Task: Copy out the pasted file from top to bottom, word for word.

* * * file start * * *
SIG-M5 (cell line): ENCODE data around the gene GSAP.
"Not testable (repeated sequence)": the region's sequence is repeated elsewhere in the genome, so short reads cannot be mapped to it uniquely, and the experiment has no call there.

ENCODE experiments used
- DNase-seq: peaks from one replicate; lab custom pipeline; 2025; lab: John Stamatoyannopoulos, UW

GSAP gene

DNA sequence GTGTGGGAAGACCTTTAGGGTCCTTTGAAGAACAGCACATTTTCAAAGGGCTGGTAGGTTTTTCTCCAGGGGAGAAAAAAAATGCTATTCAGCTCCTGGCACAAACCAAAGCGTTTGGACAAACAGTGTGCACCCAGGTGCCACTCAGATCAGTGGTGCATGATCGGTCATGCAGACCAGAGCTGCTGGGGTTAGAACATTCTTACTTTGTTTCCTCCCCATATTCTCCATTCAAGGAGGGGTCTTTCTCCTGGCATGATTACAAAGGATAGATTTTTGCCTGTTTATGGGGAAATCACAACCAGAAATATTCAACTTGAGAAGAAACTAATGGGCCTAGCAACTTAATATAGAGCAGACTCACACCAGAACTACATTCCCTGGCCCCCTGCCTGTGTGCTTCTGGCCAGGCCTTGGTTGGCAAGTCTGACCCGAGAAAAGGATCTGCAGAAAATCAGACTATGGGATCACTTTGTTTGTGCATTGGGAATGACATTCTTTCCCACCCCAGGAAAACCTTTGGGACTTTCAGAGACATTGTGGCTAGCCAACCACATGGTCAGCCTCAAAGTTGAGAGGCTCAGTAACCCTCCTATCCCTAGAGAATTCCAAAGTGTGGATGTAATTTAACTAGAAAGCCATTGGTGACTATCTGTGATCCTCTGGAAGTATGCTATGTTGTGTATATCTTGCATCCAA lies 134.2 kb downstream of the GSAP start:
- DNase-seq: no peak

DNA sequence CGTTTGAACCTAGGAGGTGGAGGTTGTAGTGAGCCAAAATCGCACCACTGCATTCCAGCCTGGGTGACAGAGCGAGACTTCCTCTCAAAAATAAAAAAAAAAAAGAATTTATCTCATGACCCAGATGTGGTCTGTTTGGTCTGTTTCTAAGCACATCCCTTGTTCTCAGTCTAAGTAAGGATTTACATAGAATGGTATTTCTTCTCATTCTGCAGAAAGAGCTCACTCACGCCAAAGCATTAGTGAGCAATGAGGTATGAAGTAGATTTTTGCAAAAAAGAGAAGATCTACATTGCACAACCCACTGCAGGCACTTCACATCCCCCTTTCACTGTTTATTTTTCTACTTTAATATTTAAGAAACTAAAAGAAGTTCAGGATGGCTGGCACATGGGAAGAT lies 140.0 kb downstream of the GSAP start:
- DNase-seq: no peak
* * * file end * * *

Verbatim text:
SIG-M5 (cell line): ENCODE data around the gene GSAP.
"Not testable (repeated sequence)": the region's sequence is repeated elsewhere in the genome, so short reads cannot be mapped to it uniquely, and the experiment has no call there.

ENCODE experiments used
- DNase-seq: peaks from one replicate; lab custom pipeline; 2025; lab: John Stamatoyannopoulos, UW

GSAP gene

DNA sequence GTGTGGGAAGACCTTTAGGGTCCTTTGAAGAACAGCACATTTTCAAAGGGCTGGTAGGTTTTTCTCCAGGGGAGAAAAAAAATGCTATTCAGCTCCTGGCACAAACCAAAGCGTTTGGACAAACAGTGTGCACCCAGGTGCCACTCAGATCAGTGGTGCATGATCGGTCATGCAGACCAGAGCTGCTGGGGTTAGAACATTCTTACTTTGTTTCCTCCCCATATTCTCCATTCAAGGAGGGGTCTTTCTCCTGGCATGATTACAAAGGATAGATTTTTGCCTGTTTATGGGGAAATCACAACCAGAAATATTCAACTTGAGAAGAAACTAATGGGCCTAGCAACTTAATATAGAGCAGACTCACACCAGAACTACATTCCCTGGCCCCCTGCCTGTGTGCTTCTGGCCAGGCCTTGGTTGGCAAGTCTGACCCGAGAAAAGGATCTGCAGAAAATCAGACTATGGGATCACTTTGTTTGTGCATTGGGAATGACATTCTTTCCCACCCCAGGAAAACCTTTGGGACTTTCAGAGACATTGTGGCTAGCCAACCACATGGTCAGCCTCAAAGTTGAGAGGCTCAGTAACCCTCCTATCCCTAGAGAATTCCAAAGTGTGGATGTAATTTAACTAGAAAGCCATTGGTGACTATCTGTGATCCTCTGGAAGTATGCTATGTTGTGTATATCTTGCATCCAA lies 134.2 kb downstream of the GSAP start:
- DNase-seq: no peak

DNA sequence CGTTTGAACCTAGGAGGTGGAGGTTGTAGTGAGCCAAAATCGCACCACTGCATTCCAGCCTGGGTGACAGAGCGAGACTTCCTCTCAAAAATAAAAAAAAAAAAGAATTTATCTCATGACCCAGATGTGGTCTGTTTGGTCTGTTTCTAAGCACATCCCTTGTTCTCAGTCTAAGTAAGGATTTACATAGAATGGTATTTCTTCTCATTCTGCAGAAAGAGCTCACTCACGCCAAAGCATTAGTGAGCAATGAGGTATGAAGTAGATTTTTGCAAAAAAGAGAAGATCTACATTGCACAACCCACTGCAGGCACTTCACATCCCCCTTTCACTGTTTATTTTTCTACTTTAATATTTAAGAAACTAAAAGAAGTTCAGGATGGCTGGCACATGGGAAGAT lies 140.0 kb downstream of the GSAP start:
- DNase-seq: no peak